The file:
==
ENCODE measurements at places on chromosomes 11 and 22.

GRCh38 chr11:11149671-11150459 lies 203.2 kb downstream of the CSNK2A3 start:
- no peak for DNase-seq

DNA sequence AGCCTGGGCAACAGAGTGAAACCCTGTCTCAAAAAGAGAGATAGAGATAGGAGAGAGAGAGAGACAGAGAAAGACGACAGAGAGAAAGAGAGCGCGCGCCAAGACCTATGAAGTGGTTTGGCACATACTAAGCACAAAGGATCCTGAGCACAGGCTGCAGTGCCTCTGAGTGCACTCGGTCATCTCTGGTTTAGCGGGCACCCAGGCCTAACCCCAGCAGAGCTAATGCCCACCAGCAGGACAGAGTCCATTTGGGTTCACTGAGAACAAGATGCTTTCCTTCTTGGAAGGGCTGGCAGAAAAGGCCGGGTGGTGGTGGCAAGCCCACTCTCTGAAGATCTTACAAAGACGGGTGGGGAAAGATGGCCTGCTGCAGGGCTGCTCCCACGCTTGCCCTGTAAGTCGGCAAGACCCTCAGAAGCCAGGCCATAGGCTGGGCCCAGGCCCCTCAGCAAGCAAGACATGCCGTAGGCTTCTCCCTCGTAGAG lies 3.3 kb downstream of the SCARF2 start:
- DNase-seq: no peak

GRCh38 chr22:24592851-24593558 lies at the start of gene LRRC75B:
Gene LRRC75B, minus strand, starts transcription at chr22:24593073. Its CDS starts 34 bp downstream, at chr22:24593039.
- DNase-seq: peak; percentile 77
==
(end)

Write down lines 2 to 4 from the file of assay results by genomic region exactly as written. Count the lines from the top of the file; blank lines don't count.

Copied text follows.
GRCh38 chr11:11149671-11150459 lies 203.2 kb downstream of the CSNK2A3 start:
- no peak for DNase-seq

DNA sequence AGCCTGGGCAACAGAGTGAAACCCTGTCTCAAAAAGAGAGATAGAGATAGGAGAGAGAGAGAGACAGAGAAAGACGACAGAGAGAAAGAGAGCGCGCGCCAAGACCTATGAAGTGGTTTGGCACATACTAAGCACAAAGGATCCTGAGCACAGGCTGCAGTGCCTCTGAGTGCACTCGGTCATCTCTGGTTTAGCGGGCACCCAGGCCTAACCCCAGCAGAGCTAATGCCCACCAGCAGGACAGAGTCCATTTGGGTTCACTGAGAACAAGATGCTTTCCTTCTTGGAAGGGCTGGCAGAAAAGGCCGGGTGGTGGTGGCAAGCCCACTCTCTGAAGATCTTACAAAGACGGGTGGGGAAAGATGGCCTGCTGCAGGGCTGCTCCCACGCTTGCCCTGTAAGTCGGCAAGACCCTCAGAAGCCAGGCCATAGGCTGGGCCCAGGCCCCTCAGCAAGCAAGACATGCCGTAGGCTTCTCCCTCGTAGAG lies 3.3 kb downstream of the SCARF2 start: